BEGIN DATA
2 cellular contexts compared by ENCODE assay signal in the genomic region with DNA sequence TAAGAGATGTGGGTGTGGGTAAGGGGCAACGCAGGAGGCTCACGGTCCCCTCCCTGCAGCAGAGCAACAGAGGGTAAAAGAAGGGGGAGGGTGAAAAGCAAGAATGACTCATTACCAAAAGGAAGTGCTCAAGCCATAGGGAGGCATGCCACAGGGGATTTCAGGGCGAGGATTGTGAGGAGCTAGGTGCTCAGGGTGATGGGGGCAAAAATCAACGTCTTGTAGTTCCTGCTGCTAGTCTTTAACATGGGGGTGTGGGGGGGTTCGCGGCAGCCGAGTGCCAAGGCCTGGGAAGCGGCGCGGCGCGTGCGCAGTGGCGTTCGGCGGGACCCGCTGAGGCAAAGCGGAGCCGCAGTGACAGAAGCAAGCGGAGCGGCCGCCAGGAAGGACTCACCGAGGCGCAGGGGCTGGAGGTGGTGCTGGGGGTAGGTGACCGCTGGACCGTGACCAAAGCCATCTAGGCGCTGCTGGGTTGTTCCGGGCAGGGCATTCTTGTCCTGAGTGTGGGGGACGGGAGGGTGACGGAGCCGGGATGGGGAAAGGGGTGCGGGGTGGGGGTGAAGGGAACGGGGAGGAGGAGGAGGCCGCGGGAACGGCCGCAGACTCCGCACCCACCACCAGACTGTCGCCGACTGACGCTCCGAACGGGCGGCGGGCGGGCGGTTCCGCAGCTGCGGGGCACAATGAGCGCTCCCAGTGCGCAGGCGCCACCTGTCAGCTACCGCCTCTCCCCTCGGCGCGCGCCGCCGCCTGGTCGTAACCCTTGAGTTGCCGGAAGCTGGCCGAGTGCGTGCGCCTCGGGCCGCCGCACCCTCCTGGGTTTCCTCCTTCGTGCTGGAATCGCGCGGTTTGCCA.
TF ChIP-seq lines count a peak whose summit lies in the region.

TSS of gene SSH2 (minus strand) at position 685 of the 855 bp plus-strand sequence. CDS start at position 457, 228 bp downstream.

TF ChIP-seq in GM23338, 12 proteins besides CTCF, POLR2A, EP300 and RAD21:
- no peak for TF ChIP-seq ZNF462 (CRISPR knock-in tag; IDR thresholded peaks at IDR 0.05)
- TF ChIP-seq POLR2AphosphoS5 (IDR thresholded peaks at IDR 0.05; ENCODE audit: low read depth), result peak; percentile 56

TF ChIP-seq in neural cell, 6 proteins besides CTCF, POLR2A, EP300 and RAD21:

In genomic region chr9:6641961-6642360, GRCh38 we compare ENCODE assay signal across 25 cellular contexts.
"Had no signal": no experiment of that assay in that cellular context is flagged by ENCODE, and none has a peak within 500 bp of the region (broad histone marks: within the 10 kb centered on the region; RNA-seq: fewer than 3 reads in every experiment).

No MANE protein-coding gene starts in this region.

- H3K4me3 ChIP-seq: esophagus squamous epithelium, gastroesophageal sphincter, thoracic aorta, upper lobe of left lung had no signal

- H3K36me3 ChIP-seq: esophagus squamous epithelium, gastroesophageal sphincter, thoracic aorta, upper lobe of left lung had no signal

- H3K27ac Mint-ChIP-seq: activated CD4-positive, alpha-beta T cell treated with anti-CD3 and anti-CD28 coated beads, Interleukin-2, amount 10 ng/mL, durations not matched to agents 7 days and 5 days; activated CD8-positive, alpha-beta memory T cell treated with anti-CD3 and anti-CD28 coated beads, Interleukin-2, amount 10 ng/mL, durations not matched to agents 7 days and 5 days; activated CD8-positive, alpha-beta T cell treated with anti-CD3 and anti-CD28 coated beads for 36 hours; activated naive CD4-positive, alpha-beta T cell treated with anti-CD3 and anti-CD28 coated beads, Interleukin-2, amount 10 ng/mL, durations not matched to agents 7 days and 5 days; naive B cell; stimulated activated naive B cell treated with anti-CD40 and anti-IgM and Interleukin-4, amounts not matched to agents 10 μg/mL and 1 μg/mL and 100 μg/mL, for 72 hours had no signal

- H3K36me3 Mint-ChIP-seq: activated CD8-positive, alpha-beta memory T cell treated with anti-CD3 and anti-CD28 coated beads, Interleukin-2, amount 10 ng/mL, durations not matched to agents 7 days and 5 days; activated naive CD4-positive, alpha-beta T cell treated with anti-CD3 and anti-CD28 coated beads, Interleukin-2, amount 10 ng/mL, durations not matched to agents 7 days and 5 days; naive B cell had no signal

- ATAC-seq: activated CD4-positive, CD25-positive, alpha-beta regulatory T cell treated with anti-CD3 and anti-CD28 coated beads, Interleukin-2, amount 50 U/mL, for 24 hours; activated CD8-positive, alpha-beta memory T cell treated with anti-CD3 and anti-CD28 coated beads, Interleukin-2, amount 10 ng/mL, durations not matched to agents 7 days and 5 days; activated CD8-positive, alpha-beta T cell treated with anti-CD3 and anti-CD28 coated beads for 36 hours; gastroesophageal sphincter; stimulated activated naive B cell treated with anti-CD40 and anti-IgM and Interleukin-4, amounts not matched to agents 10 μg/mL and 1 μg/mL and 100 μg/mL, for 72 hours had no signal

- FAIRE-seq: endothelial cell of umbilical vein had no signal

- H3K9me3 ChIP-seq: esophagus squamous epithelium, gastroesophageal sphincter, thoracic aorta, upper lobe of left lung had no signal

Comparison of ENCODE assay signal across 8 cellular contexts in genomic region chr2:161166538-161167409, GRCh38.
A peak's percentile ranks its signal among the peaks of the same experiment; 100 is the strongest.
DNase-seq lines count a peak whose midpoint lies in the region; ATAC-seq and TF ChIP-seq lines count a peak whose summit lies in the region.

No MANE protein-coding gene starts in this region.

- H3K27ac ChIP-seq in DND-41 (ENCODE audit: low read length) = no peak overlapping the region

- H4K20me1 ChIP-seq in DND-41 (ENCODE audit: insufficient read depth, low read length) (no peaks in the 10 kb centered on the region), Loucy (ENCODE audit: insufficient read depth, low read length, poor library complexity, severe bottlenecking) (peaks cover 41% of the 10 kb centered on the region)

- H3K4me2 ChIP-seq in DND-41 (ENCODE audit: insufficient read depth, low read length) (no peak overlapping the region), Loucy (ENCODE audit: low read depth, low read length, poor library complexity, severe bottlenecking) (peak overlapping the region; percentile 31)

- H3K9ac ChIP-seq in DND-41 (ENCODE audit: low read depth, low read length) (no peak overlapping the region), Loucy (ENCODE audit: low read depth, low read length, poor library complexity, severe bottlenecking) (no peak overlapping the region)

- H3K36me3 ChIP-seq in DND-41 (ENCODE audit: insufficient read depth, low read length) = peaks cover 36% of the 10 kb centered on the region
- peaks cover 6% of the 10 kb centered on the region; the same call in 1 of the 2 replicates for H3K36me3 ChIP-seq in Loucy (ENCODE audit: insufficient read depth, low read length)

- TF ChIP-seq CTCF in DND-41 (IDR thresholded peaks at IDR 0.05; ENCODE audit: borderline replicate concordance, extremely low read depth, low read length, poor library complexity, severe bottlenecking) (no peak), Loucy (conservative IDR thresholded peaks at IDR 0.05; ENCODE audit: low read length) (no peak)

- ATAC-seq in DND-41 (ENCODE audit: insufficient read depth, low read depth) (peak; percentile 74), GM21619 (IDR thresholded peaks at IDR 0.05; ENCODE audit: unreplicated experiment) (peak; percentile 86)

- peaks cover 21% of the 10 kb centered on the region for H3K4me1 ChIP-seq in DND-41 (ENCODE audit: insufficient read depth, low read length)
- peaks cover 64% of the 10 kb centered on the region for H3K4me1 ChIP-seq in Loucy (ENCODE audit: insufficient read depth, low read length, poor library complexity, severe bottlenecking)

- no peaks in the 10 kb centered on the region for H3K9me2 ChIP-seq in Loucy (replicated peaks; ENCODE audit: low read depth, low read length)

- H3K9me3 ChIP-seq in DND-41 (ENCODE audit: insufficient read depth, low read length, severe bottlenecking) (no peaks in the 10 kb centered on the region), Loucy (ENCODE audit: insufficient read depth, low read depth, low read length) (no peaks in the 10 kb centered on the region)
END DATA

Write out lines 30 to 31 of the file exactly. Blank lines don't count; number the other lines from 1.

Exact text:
- peaks cover 21% of the 10 kb centered on the region for H3K4me1 ChIP-seq in DND-41 (ENCODE audit: insufficient read depth, low read length)
- peaks cover 64% of the 10 kb centered on the region for H3K4me1 ChIP-seq in Loucy (ENCODE audit: insufficient read depth, low read length, poor library complexity, severe bottlenecking)